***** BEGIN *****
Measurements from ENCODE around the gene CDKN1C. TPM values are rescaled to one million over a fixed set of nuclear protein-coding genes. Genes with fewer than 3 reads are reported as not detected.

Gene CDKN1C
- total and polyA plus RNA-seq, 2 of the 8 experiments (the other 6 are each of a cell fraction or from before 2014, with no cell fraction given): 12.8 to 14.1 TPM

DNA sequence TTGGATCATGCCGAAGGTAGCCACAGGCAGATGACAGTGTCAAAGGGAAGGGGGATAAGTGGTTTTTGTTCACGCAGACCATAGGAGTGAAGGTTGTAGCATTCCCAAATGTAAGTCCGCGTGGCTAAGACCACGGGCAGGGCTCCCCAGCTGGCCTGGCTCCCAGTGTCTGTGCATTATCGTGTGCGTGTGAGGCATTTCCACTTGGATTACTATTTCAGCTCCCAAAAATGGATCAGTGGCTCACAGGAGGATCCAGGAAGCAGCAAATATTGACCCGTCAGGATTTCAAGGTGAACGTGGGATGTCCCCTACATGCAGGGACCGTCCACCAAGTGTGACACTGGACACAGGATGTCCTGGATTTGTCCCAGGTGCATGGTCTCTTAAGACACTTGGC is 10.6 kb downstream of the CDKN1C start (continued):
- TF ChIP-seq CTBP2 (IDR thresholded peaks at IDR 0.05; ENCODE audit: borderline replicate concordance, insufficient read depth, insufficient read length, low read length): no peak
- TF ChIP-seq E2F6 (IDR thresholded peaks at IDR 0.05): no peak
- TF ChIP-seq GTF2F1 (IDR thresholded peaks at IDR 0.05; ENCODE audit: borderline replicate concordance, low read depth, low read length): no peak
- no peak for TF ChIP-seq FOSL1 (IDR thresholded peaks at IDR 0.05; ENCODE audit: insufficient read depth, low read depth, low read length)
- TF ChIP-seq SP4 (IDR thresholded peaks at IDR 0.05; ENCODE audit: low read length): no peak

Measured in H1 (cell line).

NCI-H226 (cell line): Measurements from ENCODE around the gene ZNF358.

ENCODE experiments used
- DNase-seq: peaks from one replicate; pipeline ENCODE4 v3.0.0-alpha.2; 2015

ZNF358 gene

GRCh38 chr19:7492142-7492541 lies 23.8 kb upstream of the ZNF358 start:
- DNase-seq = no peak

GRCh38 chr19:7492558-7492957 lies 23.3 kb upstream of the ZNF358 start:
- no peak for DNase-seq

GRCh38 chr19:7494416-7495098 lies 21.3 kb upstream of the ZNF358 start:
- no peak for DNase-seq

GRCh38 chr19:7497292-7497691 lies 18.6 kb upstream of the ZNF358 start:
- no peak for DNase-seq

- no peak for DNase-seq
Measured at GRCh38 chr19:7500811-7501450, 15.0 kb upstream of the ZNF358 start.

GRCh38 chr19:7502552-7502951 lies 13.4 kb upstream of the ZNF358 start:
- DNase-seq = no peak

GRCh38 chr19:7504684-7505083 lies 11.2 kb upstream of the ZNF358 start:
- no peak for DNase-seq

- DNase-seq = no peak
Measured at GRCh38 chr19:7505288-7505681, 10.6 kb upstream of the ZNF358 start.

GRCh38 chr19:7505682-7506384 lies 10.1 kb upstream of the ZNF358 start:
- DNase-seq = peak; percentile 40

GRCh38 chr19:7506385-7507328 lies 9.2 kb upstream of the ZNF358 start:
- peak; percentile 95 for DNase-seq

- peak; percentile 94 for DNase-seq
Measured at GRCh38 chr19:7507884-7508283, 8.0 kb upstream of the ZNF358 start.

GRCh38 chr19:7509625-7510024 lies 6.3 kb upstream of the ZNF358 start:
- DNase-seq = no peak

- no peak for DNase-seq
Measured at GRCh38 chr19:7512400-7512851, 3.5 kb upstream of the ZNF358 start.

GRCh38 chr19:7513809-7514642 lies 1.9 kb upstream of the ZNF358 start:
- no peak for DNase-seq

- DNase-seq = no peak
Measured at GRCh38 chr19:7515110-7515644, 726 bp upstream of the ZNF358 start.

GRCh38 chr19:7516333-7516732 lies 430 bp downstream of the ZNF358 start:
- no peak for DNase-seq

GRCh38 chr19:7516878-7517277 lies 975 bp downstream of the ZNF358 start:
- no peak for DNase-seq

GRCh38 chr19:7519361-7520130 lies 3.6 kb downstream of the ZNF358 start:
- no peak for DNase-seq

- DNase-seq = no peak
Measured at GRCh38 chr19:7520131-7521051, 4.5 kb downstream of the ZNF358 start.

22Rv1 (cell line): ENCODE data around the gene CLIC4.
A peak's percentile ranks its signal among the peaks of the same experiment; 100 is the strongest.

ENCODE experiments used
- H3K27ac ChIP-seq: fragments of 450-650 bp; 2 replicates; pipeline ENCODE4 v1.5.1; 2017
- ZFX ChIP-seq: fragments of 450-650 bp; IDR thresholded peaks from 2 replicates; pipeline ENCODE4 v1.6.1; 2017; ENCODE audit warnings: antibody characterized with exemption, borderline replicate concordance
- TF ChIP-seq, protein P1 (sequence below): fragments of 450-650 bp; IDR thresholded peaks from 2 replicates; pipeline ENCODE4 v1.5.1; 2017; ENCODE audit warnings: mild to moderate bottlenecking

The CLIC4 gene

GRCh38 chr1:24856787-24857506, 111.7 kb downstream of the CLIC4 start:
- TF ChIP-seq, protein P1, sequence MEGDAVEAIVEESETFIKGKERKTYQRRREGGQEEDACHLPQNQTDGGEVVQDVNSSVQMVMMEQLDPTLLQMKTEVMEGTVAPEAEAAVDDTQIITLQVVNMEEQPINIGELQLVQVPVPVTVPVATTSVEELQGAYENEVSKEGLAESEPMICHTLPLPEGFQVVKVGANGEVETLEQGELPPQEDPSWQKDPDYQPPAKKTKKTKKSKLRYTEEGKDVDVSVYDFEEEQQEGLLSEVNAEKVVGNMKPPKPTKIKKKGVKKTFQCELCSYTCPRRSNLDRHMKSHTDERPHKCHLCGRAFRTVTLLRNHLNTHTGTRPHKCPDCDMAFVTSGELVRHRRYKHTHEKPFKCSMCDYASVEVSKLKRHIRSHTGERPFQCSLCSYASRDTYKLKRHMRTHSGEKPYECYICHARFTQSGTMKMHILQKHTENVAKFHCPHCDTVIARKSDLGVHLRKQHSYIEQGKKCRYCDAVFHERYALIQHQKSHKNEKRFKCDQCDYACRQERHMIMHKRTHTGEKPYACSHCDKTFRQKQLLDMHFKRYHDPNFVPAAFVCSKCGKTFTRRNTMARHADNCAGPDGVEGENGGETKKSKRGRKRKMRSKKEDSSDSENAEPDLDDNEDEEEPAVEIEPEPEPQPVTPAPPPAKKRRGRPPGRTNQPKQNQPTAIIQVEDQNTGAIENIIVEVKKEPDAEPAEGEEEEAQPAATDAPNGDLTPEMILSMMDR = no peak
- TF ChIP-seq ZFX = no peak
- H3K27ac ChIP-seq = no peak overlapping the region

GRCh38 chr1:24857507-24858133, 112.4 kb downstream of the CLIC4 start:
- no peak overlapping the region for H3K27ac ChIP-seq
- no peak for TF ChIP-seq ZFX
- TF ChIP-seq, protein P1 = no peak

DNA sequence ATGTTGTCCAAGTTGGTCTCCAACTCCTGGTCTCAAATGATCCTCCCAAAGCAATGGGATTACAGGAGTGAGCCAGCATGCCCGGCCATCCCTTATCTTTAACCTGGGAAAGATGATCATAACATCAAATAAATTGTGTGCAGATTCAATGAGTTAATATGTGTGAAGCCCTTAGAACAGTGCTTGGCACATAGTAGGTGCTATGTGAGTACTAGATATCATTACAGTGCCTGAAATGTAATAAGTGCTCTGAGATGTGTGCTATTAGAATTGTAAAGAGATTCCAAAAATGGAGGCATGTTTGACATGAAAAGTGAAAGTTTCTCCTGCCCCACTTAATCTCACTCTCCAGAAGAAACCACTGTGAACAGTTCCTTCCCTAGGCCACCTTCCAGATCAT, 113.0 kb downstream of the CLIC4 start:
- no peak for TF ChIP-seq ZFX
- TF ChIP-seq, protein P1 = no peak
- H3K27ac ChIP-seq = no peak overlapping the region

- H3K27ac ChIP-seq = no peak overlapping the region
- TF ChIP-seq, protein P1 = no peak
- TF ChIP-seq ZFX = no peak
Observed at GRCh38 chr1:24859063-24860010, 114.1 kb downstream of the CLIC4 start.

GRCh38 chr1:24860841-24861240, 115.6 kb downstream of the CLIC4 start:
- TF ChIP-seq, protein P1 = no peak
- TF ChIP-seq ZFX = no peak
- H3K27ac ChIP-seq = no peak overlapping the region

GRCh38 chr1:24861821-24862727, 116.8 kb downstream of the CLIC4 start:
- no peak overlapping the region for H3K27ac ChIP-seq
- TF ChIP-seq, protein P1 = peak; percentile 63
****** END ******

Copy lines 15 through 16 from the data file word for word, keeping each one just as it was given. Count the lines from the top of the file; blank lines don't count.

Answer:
GRCh38 chr19:7492142-7492541 lies 23.8 kb upstream of the ZNF358 start:
- DNase-seq = no peak